On June 10, a side event to the 8th session of the Conference of States Parties to the Convention on the Rights of Persons with Disabilities featured a presentation about the Making it Work initiative. This initiative was begun in partnership with countries around the world that had developed best practices to prevent violence against women and girls with disabilities and empower them to assert their rights.
These women and girls need legal advocates and access to justice, since often times the ones abusing them are the very people who should be their legal guardians. These women are doubly at risk due to the intersection of discrimination between women and persons with disabilities. Groups working on both these issues need to work together since women with disabilities are at especially high risk of sexual violence.
Empowerment of women with disabilities is another crucial aspect to “making it work.” Kenya, Mexico and Kenya have implemented very successful programs to increase self-advocacy among these groups to decrease their risk.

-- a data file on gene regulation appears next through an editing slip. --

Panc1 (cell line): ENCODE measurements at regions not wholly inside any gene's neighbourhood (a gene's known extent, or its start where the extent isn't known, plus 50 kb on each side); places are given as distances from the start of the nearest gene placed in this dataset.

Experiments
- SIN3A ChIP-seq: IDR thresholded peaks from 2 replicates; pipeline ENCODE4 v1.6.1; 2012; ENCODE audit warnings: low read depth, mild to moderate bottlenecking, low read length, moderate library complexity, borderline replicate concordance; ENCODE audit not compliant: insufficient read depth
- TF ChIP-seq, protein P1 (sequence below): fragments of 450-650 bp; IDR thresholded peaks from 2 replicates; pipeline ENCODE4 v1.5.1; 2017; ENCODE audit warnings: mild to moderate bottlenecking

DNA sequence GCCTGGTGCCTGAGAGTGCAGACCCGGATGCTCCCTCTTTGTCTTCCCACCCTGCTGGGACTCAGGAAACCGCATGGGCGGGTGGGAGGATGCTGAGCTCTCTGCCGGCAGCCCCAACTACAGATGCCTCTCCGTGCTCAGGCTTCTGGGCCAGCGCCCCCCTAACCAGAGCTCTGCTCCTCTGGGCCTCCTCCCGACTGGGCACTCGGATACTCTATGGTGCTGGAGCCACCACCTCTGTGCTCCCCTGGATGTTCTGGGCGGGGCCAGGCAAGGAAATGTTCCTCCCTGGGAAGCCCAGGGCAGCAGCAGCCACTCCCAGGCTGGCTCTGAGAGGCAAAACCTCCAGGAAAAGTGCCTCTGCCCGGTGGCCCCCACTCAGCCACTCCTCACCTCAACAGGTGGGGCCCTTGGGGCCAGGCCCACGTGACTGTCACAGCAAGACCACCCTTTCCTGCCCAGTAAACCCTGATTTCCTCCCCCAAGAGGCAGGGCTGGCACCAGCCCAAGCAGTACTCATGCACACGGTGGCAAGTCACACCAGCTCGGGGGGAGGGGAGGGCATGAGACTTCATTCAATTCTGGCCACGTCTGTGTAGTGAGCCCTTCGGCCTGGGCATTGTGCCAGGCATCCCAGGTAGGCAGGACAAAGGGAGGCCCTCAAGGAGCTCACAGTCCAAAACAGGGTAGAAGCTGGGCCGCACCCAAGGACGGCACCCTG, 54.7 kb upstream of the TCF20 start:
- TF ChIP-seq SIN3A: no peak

The meeting also focused on a need for increased data collection on the issue of women with disabilities experiencing violence and trauma, especially in areas of conflict. When data has been collected, numbers show that these groups often slip through the cracks of protection and are being violated in high numbers.
Article 6 of the Convention on the Rights of Persons with Disabilities is the first binding equality provision in human rights law that outlaws discrimination on the basis of gender and disability.
The Presbyterian Church (U.S.A.) has designated June 14, 2015 as Disability Inclusion Sunday.Presbyterians for Disability Concerns (PDC), one of the ten networks of the Presbyterian Health, Education and Welfare Association (PHEWA) provides resources for congregations and worshipping communities to use on this and other Sundays.